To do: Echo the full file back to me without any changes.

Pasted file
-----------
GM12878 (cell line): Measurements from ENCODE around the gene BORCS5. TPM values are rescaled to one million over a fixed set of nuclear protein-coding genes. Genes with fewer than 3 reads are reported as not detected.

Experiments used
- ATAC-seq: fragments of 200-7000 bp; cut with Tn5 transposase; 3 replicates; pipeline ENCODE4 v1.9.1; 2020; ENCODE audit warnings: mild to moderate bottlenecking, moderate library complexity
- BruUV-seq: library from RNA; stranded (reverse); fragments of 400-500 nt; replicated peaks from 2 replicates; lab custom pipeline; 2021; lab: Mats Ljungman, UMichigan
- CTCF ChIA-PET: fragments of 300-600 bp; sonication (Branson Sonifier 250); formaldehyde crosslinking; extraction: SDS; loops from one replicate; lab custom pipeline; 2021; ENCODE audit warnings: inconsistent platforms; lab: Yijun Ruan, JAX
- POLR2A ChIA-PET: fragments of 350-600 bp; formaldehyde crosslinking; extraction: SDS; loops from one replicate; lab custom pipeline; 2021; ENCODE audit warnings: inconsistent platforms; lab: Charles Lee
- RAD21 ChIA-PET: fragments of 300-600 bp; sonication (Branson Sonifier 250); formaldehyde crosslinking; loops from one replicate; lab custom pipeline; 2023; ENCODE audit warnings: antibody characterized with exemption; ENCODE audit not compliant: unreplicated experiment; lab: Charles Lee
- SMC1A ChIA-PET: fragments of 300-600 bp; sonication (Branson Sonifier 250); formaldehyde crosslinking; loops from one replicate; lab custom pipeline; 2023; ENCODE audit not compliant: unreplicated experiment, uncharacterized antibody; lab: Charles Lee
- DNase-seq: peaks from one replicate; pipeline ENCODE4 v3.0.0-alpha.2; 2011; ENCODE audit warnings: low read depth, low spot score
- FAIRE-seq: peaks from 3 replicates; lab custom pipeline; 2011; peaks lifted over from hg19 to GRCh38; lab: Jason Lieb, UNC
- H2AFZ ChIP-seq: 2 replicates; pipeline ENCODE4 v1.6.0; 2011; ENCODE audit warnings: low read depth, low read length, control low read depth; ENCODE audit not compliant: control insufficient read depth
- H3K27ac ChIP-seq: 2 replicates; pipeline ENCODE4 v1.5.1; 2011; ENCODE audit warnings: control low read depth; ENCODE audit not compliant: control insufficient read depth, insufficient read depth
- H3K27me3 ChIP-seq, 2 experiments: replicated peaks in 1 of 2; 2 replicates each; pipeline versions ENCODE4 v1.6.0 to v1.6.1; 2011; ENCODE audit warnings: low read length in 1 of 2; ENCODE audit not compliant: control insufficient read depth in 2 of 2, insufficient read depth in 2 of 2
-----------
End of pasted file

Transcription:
GM12878 (cell line): Measurements from ENCODE around the gene BORCS5. TPM values are rescaled to one million over a fixed set of nuclear protein-coding genes. Genes with fewer than 3 reads are reported as not detected.

Experiments used
- ATAC-seq: fragments of 200-7000 bp; cut with Tn5 transposase; 3 replicates; pipeline ENCODE4 v1.9.1; 2020; ENCODE audit warnings: mild to moderate bottlenecking, moderate library complexity
- BruUV-seq: library from RNA; stranded (reverse); fragments of 400-500 nt; replicated peaks from 2 replicates; lab custom pipeline; 2021; lab: Mats Ljungman, UMichigan
- CTCF ChIA-PET: fragments of 300-600 bp; sonication (Branson Sonifier 250); formaldehyde crosslinking; extraction: SDS; loops from one replicate; lab custom pipeline; 2021; ENCODE audit warnings: inconsistent platforms; lab: Yijun Ruan, JAX
- POLR2A ChIA-PET: fragments of 350-600 bp; formaldehyde crosslinking; extraction: SDS; loops from one replicate; lab custom pipeline; 2021; ENCODE audit warnings: inconsistent platforms; lab: Charles Lee
- RAD21 ChIA-PET: fragments of 300-600 bp; sonication (Branson Sonifier 250); formaldehyde crosslinking; loops from one replicate; lab custom pipeline; 2023; ENCODE audit warnings: antibody characterized with exemption; ENCODE audit not compliant: unreplicated experiment; lab: Charles Lee
- SMC1A ChIA-PET: fragments of 300-600 bp; sonication (Branson Sonifier 250); formaldehyde crosslinking; loops from one replicate; lab custom pipeline; 2023; ENCODE audit not compliant: unreplicated experiment, uncharacterized antibody; lab: Charles Lee
- DNase-seq: peaks from one replicate; pipeline ENCODE4 v3.0.0-alpha.2; 2011; ENCODE audit warnings: low read depth, low spot score
- FAIRE-seq: peaks from 3 replicates; lab custom pipeline; 2011; peaks lifted over from hg19 to GRCh38; lab: Jason Lieb, UNC
- H2AFZ ChIP-seq: 2 replicates; pipeline ENCODE4 v1.6.0; 2011; ENCODE audit warnings: low read depth, low read length, control low read depth; ENCODE audit not compliant: control insufficient read depth
- H3K27ac ChIP-seq: 2 replicates; pipeline ENCODE4 v1.5.1; 2011; ENCODE audit warnings: control low read depth; ENCODE audit not compliant: control insufficient read depth, insufficient read depth
- H3K27me3 ChIP-seq, 2 experiments: replicated peaks in 1 of 2; 2 replicates each; pipeline versions ENCODE4 v1.6.0 to v1.6.1; 2011; ENCODE audit warnings: low read length in 1 of 2; ENCODE audit not compliant: control insufficient read depth in 2 of 2, insufficient read depth in 2 of 2